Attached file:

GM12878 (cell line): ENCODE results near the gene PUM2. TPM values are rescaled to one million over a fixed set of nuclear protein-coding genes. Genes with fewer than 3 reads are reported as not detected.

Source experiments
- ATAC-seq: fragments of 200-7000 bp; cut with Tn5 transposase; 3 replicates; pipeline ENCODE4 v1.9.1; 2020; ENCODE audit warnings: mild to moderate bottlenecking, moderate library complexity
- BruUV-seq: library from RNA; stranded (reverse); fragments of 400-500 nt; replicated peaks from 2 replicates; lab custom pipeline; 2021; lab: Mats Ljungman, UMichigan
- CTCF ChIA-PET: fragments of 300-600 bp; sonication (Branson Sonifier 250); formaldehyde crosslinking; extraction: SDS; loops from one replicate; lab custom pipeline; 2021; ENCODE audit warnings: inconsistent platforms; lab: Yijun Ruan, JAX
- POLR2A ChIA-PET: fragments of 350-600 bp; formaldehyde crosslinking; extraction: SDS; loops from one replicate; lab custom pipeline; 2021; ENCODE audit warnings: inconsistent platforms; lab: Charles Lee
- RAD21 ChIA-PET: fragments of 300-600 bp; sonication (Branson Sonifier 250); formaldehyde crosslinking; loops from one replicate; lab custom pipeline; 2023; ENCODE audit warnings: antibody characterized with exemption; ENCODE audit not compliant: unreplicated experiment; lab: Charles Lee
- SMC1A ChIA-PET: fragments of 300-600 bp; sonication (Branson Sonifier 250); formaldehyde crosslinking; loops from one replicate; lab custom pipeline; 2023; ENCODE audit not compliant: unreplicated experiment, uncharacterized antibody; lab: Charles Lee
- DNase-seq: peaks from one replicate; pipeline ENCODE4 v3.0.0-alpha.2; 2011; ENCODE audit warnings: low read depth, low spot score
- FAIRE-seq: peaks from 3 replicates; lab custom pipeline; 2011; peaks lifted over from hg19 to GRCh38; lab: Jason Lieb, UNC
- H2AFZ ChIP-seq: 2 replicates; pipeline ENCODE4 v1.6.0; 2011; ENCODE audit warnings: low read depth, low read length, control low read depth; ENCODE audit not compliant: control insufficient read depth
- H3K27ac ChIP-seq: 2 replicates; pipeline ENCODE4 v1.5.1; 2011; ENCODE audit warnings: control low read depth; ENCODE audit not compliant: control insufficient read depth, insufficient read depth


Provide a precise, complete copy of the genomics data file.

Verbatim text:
GM12878 (cell line): ENCODE results near the gene PUM2. TPM values are rescaled to one million over a fixed set of nuclear protein-coding genes. Genes with fewer than 3 reads are reported as not detected.

Source experiments
- ATAC-seq: fragments of 200-7000 bp; cut with Tn5 transposase; 3 replicates; pipeline ENCODE4 v1.9.1; 2020; ENCODE audit warnings: mild to moderate bottlenecking, moderate library complexity
- BruUV-seq: library from RNA; stranded (reverse); fragments of 400-500 nt; replicated peaks from 2 replicates; lab custom pipeline; 2021; lab: Mats Ljungman, UMichigan
- CTCF ChIA-PET: fragments of 300-600 bp; sonication (Branson Sonifier 250); formaldehyde crosslinking; extraction: SDS; loops from one replicate; lab custom pipeline; 2021; ENCODE audit warnings: inconsistent platforms; lab: Yijun Ruan, JAX
- POLR2A ChIA-PET: fragments of 350-600 bp; formaldehyde crosslinking; extraction: SDS; loops from one replicate; lab custom pipeline; 2021; ENCODE audit warnings: inconsistent platforms; lab: Charles Lee
- RAD21 ChIA-PET: fragments of 300-600 bp; sonication (Branson Sonifier 250); formaldehyde crosslinking; loops from one replicate; lab custom pipeline; 2023; ENCODE audit warnings: antibody characterized with exemption; ENCODE audit not compliant: unreplicated experiment; lab: Charles Lee
- SMC1A ChIA-PET: fragments of 300-600 bp; sonication (Branson Sonifier 250); formaldehyde crosslinking; loops from one replicate; lab custom pipeline; 2023; ENCODE audit not compliant: unreplicated experiment, uncharacterized antibody; lab: Charles Lee
- DNase-seq: peaks from one replicate; pipeline ENCODE4 v3.0.0-alpha.2; 2011; ENCODE audit warnings: low read depth, low spot score
- FAIRE-seq: peaks from 3 replicates; lab custom pipeline; 2011; peaks lifted over from hg19 to GRCh38; lab: Jason Lieb, UNC
- H2AFZ ChIP-seq: 2 replicates; pipeline ENCODE4 v1.6.0; 2011; ENCODE audit warnings: low read depth, low read length, control low read depth; ENCODE audit not compliant: control insufficient read depth
- H3K27ac ChIP-seq: 2 replicates; pipeline ENCODE4 v1.5.1; 2011; ENCODE audit warnings: control low read depth; ENCODE audit not compliant: control insufficient read depth, insufficient read depth